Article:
Offering something of a change of pace for Director Todd Philips, War Dogs tells a fact-based tale about gun smugglers set in 2005. Miles Teller and Jonah Hill headline the film, and their performances are a large part of the film’s success. There might be some viewers who were a bit disappointed by the film’s somewhat misleading marketing campaign. They played up the comedic angle while the film is much darker and more dramatic than one might expect. While I certainly enjoyed it overall, I have to wonder what a more established director might’ve done with this material. The film has echoes of 2005’s sadly underrated Lord of War starring Nicolas Cage. For those who haven’t seen that film, I highly recommend it. Dogs is much more of a mixed bag as the second half drags the pacing down a bit too much. It certainly loses some of its edge as well. With that being said, the pros slightly outweigh the cons to make the film worth checking out once.
Frustrated with his current job as a massage therapist, David Packouz (Teller) reconnects with childhood friend Efraim Diveroli (Hill) at a funeral. Efraim works for a company called AEY which sells arms to the government. He offers David a job. While skeptical at first, David eventually accepts the offer. David has a girlfriend Iz (Ana de Armas) who recently got pregnant. Clearly, he needs this job to help secure his financial future. The film is narrated by David, and there are a lot of ins and outs of the job that we learn. Things are complicated, but the film does a nice job of keeping us involved even while the details are more complex. A large part of what works here are the performances. Hill is at the top of his game as Efraim. Teller does a good job as well even though Hill has the flashier role. Unfortunately the Armas character is something of the weak link here. It’s not her fault so much as the role itself. It’s the typical female character who’s there largely to worry about David and even threatens to run away with their child. It’s all too familiar by now. Bradley Cooper shows up in a supporting role, and does OK work here. I think the biggest issues the film faces are the fact that this type of story usually involves the rise and the fall of the characters. Certain elements can seem a bit cliché, but it’s not a fatal flaw. There are some pacing issues, but Philips does an admirable job of keeping things moving along nicely for the most part.
Video: How’s it look?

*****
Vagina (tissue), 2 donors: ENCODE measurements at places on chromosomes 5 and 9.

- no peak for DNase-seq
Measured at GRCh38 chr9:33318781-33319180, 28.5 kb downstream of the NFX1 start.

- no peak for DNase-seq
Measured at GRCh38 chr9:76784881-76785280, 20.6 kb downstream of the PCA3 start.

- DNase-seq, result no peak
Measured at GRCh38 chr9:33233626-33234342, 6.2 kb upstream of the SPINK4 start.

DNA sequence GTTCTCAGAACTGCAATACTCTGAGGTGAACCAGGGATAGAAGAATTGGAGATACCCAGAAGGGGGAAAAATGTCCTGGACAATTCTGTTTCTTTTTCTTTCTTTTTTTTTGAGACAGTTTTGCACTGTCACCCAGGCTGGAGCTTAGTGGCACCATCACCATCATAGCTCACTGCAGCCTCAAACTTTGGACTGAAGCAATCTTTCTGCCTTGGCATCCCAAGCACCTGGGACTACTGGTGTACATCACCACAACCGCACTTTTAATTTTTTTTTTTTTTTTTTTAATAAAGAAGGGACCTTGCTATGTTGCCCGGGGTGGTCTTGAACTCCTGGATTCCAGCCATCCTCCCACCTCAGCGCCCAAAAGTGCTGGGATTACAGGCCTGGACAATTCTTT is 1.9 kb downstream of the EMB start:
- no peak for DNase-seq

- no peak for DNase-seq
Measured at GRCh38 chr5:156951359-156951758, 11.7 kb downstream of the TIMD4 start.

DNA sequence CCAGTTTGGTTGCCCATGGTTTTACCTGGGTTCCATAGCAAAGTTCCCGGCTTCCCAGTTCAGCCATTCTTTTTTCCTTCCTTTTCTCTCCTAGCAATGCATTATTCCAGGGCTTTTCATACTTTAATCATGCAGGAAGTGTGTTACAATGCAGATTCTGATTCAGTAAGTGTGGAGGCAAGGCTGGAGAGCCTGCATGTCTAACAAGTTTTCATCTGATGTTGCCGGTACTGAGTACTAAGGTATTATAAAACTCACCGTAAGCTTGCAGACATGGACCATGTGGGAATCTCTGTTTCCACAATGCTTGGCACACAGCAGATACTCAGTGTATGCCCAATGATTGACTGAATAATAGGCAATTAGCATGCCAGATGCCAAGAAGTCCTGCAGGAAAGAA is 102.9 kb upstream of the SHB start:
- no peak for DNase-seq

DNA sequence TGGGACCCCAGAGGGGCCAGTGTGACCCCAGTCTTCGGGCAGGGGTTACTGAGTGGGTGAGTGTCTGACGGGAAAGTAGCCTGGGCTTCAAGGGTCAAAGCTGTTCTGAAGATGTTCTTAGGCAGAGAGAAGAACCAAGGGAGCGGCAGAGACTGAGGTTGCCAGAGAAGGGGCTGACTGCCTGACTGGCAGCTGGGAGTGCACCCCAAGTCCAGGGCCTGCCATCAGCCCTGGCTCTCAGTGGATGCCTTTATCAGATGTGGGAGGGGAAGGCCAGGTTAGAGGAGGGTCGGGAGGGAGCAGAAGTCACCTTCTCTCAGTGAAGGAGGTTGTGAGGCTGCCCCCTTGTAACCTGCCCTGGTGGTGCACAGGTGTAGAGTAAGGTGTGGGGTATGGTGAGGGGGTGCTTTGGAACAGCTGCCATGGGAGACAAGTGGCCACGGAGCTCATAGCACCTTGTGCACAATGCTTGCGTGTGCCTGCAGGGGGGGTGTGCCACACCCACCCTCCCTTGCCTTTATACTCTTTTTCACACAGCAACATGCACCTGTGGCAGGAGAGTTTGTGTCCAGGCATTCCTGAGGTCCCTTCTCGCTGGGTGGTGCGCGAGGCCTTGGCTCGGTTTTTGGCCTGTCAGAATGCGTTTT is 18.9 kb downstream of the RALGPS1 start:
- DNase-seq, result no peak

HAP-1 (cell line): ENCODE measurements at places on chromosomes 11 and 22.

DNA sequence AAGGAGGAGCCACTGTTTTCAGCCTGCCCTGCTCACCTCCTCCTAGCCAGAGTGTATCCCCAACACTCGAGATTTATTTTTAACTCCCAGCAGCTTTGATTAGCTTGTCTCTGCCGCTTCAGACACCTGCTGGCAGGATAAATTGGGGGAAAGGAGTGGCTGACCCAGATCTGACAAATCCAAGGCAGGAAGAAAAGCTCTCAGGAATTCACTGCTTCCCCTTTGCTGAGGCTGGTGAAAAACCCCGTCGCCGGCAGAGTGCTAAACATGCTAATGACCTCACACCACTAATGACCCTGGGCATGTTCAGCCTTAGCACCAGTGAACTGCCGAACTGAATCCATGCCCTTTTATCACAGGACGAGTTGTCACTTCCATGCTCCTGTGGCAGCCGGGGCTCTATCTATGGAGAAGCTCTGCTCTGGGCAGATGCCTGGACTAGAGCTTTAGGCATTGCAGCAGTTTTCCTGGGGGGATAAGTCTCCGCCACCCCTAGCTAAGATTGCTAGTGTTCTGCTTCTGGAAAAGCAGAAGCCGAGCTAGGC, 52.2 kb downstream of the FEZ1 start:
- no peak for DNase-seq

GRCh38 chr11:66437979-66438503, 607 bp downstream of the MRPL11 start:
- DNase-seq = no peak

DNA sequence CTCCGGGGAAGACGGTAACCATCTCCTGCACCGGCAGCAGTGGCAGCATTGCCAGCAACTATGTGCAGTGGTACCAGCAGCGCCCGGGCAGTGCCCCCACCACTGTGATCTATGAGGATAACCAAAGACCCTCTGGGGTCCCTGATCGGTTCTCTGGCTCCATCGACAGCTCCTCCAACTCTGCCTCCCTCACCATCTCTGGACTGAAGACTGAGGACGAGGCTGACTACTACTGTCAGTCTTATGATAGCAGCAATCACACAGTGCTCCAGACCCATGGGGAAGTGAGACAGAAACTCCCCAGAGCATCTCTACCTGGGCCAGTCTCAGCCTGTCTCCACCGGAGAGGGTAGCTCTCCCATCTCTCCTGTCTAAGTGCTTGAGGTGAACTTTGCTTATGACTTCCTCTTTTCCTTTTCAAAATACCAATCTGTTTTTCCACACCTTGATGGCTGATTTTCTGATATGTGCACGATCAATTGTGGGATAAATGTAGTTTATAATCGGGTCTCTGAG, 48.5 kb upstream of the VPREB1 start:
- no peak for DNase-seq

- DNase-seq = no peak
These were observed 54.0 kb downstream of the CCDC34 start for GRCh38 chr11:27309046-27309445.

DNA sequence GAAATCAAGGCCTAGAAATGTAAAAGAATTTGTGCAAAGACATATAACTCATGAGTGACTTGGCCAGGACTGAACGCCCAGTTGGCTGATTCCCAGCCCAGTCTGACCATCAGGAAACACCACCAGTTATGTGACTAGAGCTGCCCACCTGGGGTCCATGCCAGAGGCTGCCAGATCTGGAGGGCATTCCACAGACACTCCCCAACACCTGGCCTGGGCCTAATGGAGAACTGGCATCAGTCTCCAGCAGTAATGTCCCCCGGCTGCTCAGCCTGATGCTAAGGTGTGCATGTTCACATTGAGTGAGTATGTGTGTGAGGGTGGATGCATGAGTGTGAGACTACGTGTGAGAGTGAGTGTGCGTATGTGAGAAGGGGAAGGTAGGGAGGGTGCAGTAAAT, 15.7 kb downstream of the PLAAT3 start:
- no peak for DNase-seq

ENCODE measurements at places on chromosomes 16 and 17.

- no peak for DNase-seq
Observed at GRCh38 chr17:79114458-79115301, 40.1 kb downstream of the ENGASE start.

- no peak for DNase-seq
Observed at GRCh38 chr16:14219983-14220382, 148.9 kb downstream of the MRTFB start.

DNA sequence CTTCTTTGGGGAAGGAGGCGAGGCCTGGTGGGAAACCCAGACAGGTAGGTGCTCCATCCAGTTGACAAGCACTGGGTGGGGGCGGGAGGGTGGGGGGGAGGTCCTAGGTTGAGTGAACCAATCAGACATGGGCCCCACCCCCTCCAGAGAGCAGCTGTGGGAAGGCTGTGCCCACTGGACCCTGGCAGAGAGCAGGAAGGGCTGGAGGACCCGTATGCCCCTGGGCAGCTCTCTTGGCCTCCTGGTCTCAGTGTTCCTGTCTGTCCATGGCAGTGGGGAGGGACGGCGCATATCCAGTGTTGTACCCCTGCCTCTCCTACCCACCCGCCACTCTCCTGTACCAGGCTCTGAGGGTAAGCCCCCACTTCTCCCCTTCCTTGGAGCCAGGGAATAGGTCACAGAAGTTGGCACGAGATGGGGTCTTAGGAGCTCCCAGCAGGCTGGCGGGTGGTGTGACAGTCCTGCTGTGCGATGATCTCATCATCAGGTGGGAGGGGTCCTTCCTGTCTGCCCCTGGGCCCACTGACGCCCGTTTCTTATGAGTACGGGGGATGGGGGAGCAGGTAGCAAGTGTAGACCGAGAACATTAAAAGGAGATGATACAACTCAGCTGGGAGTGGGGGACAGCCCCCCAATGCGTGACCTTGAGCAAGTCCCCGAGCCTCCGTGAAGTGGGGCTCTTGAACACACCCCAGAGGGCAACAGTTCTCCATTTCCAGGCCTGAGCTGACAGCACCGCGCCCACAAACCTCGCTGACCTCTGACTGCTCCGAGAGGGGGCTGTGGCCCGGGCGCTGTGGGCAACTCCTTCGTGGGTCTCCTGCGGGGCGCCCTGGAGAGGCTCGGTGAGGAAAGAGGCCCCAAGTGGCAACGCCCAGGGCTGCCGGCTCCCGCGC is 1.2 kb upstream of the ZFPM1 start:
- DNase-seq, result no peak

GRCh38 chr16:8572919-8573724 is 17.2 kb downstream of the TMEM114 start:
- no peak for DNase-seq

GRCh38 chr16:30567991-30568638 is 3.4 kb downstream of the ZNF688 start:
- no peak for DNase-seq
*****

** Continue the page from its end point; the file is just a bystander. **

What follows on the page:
There are many great things about seeing a movie in 4K/Ultra HD, but maybe seeing a “pleasantly plump” Jonah Hill isn’t among them. Seriously, though, the movie is new to the format and takes advantage of all it has to offer. The sun-baked Miami beaches and the desolate desert of the Middle East look about as different as night and day. Detail is as we’d expect, sharp as hell and looking at this version and its Blu-ray counterpart, the HDR does have a few advantages as we’d expect. I really couldn’t find much to complain about and I wasn’t expecting to. Flesh tones are warm and natural, though a bit “cooked” in some scenes, but contrast and shadows were strong and I noticed no signs of articling. While I’m sure that most everyone would be satisfied with the Blu-ray, this 4K version resonates in a good way.
Audio: How’s it sound?
This is an awesome soundtrack! Seriously, there are some movies that are held together with their array of songs contained within and this is one of them. It’s been years since I heard the Beastie Boys’ “So Wha’cha Want?” and it was then that I knew I’d dig this track. And I did. Big time. The included Dolby Atmos mix doesn’t miss a beat and we get the standard issue (get it?) track, but it’s got a few areas to shine. In a movie dealing with guns and ammunition, we’re treated to a few choice scenes that showcase the atmospheric mix and with great effect. Vocals are pure, rich and free of distortion and ambient sound effects are used to great effect. Back to the soundtrack, though, this is really an excellent mix. Ranging anywhere from Iggy Pop to Neil Diamond (yes, Neil Diamond) to Dean Martin to House of Pain. Awesome!
Supplements: What are the extras?
General Phillips: Boots on the Ground – Director/Writer and Producer Todd Phillips gives us the low down on how the project came to be, the casting process and some general insight into the making of the film.
Access Granted – A fairly candid interview with David Packouz, who tells us in his own words some of what really went down. Director Todd Phillips is interviewed as well and some of the article that appeared in Rolling Stone is dissected as well. A very interesting feature.
Pentagon Pie – No joke, this is an animated segment that, in no small part, details the basis of the movie. It gives us the backstory of the Pentagon and how they contract out to small, private businesses for their bidding. Why can’t everything be in animated form?
The Bottom Line
While not without issues, War Dogs still entertains with an intriguing story and strong performances from the two leads. It’s also great to see an original film in a time film with countless remakes and superhero films. The influences are easy to spot, but the film is worthy of a rental so long as expectations are in line.